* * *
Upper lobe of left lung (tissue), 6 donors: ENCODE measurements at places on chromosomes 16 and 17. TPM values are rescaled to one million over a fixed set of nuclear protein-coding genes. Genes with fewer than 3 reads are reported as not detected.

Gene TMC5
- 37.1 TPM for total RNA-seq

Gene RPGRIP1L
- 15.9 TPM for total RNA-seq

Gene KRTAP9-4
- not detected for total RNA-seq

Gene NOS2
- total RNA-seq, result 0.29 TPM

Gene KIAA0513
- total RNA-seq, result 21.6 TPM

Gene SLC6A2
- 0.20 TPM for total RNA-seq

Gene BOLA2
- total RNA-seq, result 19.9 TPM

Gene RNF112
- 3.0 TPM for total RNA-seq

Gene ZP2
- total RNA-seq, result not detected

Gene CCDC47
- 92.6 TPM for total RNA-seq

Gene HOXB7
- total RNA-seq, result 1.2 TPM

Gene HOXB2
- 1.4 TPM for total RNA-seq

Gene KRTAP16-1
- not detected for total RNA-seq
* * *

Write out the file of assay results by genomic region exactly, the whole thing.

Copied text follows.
Upper lobe of left lung (tissue), 6 donors: ENCODE measurements at places on chromosomes 16 and 17. TPM values are rescaled to one million over a fixed set of nuclear protein-coding genes. Genes with fewer than 3 reads are reported as not detected.

Gene TMC5
- 37.1 TPM for total RNA-seq

Gene RPGRIP1L
- 15.9 TPM for total RNA-seq

Gene KRTAP9-4
- not detected for total RNA-seq

Gene NOS2
- total RNA-seq, result 0.29 TPM

Gene KIAA0513
- total RNA-seq, result 21.6 TPM

Gene SLC6A2
- 0.20 TPM for total RNA-seq

Gene BOLA2
- total RNA-seq, result 19.9 TPM

Gene RNF112
- 3.0 TPM for total RNA-seq

Gene ZP2
- total RNA-seq, result not detected

Gene CCDC47
- 92.6 TPM for total RNA-seq

Gene HOXB7
- total RNA-seq, result 1.2 TPM

Gene HOXB2
- 1.4 TPM for total RNA-seq

Gene KRTAP16-1
- not detected for total RNA-seq